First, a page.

Administering medications, and IVs, performing life-saving treatments, and managing multiple patients require excellent time management and organization.
Even the most minor healthcare mistakes can have significant consequences.
Analytical and Critical Thinking Skills
Perioperative nurses regularly experience unpredictable emergencies and medical situations.
As a result, they must be highly analytical and accountable to prepare the patient and medical team adequately.
Perioperative frequently keep track of the team’s resources to ensure they’re sufficiently prepared for procedures.
They’ll monitor medical tools, safety equipment, blood supplies, and necessary gear that’s beneficial to the team.
They’ll also frequently assess the patient’s condition and medical team needs to ensure optimal healthcare outcomes.
Perioperative nurses operate in various healthcare settings.
It includes operating rooms, emergency facilities, healthcare clinics, physician offices, and surgical departments.
Each institution has specific healthcare demands that require the assistance and expertise of perioperative nurses.
Places Perioperative Nurses Work
- Operating rooms
- Doctors offices
- Surgical departments
- Emergency facilities
- Outpatient centers
Perioperative nurses work with a medical team to ensure patients receive adequate care.
The medical team comprises specialists who play distinct roles in patient preparation, medical care, and support.
It includes surgeons, anesthesiologists, PICU nurses, ICU nurses, and other healthcare specialists.
Career Advancement Opportunities
Perioperative nurses pursuing advanced careers may return to school to earn an MSN or DNP degree.
These advanced degrees provide opportunities for management, director, and educational healthcare careers.
It also allows these specialists to become advanced practice registered nurses.
Perioperative nurses pursuing educator roles create academic curricula and teach students to help them become nurses.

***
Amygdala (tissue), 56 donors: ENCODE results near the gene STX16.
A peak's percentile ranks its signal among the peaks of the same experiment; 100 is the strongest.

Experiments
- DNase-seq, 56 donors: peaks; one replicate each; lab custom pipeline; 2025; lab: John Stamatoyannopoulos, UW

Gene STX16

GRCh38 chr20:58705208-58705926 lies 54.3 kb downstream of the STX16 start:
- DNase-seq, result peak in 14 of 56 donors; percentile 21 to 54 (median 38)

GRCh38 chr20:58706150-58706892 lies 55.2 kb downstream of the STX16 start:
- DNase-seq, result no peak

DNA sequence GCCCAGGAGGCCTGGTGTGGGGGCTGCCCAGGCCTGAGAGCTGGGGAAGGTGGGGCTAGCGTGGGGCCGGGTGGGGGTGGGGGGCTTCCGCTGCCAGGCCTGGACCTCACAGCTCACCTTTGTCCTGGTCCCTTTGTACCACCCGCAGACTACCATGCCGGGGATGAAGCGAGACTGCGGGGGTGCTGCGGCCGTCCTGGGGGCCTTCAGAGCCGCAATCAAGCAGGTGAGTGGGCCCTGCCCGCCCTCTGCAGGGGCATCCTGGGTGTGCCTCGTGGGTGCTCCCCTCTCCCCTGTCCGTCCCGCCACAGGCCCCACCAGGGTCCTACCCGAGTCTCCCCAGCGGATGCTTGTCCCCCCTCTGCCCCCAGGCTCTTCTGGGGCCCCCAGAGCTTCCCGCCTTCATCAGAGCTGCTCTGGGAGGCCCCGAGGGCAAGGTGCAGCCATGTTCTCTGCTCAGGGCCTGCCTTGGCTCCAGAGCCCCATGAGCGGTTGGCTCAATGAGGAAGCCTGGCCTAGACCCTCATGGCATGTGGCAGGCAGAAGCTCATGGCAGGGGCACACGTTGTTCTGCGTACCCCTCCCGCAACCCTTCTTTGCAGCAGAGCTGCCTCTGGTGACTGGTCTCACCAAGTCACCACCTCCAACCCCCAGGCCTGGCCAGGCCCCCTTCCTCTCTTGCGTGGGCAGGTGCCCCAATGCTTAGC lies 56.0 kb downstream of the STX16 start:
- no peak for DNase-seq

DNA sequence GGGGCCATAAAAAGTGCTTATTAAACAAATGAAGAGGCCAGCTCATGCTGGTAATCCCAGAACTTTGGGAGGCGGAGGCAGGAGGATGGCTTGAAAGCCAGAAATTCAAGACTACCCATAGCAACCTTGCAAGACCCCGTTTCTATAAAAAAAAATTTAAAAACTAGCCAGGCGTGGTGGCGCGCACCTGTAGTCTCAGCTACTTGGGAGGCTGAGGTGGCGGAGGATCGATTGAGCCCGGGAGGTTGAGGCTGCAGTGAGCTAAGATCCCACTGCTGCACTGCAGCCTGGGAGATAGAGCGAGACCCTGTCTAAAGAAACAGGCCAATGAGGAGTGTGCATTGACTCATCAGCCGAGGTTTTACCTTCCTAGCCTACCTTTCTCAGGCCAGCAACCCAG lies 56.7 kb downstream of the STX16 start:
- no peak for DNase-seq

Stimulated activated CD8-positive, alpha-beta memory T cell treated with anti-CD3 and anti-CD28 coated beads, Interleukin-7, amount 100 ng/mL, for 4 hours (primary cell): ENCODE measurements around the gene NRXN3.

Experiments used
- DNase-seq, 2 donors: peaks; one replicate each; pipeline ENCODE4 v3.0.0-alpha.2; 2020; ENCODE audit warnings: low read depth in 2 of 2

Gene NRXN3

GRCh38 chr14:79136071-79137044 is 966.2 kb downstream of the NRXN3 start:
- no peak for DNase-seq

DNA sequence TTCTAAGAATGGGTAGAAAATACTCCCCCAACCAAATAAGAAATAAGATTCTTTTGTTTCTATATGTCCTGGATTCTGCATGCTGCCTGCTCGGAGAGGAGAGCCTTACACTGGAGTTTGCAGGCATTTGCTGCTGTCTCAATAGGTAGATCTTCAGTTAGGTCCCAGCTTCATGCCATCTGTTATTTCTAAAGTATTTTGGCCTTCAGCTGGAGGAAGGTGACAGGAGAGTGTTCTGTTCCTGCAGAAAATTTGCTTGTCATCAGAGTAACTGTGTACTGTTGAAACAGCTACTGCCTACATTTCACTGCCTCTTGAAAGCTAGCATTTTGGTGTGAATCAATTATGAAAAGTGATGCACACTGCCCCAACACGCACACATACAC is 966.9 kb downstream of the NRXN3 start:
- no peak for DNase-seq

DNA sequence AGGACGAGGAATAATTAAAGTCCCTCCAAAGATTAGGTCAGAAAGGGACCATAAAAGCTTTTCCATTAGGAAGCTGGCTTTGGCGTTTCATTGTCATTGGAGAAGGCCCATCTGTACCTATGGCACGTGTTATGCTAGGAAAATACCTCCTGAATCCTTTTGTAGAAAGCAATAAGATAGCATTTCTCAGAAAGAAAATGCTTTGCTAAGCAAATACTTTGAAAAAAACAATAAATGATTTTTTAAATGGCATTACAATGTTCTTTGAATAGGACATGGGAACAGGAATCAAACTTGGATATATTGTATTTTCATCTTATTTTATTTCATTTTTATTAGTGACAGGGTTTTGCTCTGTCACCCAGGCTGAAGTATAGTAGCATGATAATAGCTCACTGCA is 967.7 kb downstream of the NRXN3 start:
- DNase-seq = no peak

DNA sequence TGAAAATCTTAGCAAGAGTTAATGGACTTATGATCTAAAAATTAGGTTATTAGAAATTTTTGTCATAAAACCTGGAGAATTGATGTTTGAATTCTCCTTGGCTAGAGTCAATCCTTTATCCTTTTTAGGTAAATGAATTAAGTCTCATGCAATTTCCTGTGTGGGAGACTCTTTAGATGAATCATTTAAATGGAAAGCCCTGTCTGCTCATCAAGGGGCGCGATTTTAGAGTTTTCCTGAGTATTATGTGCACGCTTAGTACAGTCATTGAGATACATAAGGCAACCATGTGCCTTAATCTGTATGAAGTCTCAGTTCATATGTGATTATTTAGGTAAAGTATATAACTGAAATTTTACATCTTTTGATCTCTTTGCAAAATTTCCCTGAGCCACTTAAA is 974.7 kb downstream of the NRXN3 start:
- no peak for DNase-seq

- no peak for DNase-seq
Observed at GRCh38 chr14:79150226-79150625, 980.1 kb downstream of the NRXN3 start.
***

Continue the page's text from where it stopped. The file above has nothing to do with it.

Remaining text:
They also collaborate with unit management, physicians, and medical staff providing educational resources and training.
It gives healthcare specialists the knowledge and skill competencies necessary to perform their duties effectively.
Perioperative nurses who pursue management roles are accountable for managing hospital staff.
For instance, they oversee staff schedules, sustain department budgets and cooperate with teams on departmental issues.
The director supervises the safety, effectiveness, and patient care of the department/facility.
As a result, they’re responsible for assessing the unit’s needs and performance to ensure they receive adequate support.
If needed, the director makes meaningful changes to strengthen the department’s safety, performance, and procedures.
How To Become A Perioperative Nurse
Students interested in becoming perioperative nurses must first acquire their ADN or BSN degrees.
The ADN nursing program requires two years to complete, and the BSN program requires four years for full-time students.
Before participating in the program, students must obtain their diploma or GED to qualify for college.
They must also complete the necessary nursing school prerequisites to gain acceptance into the program.
After completing the two-year or four-year program, students must pass the state NCLEX-RN exam to obtain licensure.
The next step is to gain as much experience as possible while working as a registered nurse.
You’ll want to train and volunteer in the surgical operating department during this time.
You’ll also want to take continuing education and certification courses related to perioperative nursing you can.
Once you’ve acquired enough training, take the Certified Nurse Operating Room Exam (CNOR).
It enables you to obtain your perioperative nurse certification.
There are numerous requirements to pursue perioperative nurse certifications.
It includes a minimum of 2 years of registered nursing experience with 2,400 hours of surgical practice.
In addition, nurses must have an unrestricted license and hold a position in surgical nursing before taking the exam.
You may want to consult existing perioperative nurses to determine the program’s training and educational requirements.
You can also consult the head nurse and the human resources department for more details.
For additional information on taking and passing the perioperative exam, check out: